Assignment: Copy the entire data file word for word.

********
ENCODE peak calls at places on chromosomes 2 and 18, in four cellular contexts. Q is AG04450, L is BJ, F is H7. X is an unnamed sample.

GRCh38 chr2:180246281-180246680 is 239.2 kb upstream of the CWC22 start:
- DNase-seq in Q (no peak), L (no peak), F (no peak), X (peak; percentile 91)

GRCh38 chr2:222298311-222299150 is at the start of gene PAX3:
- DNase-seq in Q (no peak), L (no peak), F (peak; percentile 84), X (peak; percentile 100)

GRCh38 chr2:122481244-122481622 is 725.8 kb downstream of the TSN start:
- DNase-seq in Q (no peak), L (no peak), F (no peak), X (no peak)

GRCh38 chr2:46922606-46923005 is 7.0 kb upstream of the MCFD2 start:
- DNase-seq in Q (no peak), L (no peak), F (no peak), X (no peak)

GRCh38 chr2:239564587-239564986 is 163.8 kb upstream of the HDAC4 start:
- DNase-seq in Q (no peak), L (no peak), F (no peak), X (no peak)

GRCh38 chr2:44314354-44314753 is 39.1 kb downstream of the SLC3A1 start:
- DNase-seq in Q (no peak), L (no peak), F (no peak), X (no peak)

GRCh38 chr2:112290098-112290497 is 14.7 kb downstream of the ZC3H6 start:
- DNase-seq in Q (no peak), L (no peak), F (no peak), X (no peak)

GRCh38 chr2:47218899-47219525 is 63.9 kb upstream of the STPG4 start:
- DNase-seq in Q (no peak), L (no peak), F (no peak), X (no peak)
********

ENCODE peak calls at places on chromosomes 2 and 18, in four cellular contexts. Q is AG04450, L is BJ, F is H7. X is an unnamed sample.

GRCh38 chr2:180246281-180246680 is 239.2 kb upstream of the CWC22 start:
- DNase-seq in Q (no peak), L (no peak), F (no peak), X (peak; percentile 91)

GRCh38 chr2:222298311-222299150 is at the start of gene PAX3:
- DNase-seq in Q (no peak), L (no peak), F (peak; percentile 84), X (peak; percentile 100)

GRCh38 chr2:122481244-122481622 is 725.8 kb downstream of the TSN start:
- DNase-seq in Q (no peak), L (no peak), F (no peak), X (no peak)

GRCh38 chr2:46922606-46923005 is 7.0 kb upstream of the MCFD2 start:
- DNase-seq in Q (no peak), L (no peak), F (no peak), X (no peak)

GRCh38 chr2:239564587-239564986 is 163.8 kb upstream of the HDAC4 start:
- DNase-seq in Q (no peak), L (no peak), F (no peak), X (no peak)

GRCh38 chr2:44314354-44314753 is 39.1 kb downstream of the SLC3A1 start:
- DNase-seq in Q (no peak), L (no peak), F (no peak), X (no peak)

GRCh38 chr2:112290098-112290497 is 14.7 kb downstream of the ZC3H6 start:
- DNase-seq in Q (no peak), L (no peak), F (no peak), X (no peak)

GRCh38 chr2:47218899-47219525 is 63.9 kb upstream of the STPG4 start:
- DNase-seq in Q (no peak), L (no peak), F (no peak), X (no peak)